Volt mania! To hear GM tell it, it’s sweeping the country. In a stream of news releases, the resurgent automaker has heralded the car-of-the-year awards – of which there have been many – cited dealers practically fighting off a frothing public eager to see it up close, and announced with fanfare the vehicle would go on sale nationwide six months sooner than projected.
All this, yet GM actually sold fewer than 700 Volts in its first two months on the market – 326 in December and 321 in January. Meanwhile, Volt’s humble gasoline-powered cousin, the new Chevrolet Cruze, rocked 13,631 units in the first month of the year alone.
To some extent this outsized treatment of the Volt was to be expected. Years in the making and revolutionary, the extended-range electric Volt was always more a statement about GM and its intention of being a player in the unknown automotive future than it was a bid to sell a lot of cars. We knew the Volt was a peephole into that future, not the endpoint, not the thing itself.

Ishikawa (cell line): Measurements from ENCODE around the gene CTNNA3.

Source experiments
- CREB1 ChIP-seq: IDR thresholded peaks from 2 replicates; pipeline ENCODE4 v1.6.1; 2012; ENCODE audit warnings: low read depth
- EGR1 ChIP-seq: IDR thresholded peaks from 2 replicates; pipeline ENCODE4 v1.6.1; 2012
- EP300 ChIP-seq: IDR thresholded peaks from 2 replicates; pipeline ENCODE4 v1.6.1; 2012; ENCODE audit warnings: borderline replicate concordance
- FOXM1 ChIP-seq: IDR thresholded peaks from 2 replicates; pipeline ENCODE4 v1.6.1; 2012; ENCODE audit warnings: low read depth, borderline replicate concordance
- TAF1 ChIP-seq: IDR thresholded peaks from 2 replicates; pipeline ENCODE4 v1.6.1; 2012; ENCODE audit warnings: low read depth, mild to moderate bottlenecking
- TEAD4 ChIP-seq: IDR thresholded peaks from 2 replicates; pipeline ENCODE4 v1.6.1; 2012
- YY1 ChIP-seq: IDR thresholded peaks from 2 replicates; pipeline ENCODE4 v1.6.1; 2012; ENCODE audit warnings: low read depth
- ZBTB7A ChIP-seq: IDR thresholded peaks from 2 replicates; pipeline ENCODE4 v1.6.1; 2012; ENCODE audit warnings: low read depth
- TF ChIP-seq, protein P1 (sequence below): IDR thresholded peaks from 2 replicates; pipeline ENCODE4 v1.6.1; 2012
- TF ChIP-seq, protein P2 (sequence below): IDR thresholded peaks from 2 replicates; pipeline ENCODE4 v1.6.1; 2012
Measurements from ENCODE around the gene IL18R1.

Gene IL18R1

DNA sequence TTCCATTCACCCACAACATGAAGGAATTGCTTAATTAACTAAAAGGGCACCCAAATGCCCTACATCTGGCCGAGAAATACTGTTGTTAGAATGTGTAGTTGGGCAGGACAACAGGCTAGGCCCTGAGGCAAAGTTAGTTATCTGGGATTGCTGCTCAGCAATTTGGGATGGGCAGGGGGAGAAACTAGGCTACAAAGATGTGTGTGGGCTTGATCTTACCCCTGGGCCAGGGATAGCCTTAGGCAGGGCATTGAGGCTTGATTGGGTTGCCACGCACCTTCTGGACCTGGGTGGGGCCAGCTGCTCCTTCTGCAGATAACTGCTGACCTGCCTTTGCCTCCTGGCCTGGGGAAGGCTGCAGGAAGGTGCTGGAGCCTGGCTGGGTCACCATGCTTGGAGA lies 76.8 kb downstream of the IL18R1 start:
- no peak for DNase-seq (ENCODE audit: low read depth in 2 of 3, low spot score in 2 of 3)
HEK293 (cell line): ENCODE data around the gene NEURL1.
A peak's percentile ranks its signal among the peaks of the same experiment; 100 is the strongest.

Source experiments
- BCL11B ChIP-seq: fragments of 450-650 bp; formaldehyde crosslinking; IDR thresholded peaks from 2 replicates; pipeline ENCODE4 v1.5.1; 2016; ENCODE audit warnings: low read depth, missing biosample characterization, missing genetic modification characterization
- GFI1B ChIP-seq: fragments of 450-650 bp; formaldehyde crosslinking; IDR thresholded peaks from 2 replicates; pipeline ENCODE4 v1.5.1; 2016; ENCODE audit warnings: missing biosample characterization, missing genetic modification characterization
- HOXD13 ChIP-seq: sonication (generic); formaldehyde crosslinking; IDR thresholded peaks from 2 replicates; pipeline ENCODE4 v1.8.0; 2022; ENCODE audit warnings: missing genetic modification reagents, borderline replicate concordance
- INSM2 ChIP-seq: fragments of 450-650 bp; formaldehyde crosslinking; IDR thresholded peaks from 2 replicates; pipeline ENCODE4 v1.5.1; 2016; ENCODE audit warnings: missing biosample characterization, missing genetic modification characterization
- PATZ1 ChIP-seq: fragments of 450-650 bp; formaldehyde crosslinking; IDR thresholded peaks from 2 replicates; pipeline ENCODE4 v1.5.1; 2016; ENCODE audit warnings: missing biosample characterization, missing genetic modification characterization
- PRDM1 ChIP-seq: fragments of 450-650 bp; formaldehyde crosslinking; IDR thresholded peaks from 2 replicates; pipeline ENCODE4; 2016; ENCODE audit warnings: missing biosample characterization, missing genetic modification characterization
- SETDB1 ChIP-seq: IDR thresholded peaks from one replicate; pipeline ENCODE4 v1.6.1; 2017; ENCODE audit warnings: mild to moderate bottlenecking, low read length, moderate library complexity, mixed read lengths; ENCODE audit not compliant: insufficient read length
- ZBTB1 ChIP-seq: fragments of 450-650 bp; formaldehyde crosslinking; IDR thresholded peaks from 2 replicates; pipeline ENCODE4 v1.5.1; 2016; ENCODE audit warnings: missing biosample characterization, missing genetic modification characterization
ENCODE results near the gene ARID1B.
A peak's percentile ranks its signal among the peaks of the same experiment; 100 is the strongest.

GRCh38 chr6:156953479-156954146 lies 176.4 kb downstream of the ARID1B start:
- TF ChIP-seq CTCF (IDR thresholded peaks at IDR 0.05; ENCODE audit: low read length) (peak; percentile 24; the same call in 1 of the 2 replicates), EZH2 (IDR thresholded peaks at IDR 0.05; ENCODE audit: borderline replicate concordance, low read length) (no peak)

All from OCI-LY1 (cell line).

Yet GM’s full-court marketing press on the Volt – and the mere fact that the car made it to market in time, and it works, at least so far – invites the question: What does the Volt’s early reception mean for the car, for GM, and for EVs in America? The question seems especially appropriate with President Obama calling for 1 million EVs on U.S. roads in coming years. After all, the Volt is, as of right now, the best-selling EV in America, its two-month total of 637 easily besting pure-battery competitor Nissan Leaf at 106.
“It’s really easy to get caught up in the excitement,” Rebecca Lindland, who watches the auto industry for IHS Global Insights, said in an interview. “I mean, what an amazing achievement for GM, to create this vehicle and see it in the market as planned and performing as well as anyone would have hoped.”
Beyond the news flurry, GM has stoked real speculation that the Volt might grow much faster than projected. At the Detroit auto show in early January, CEO Daniel Akerson said the company could build up to 25,000 Volts this year, a big leap from the planned 10,000, and would extend the Volt powertrain to a multipurpose vehicle and perhaps other models in the next couple of years. Soon afterward, a report sourced to company insiders said next year’s target of 45,000 might be in for an even more substantial revision, possibly to more than 120,000.
That’s a lot of cars.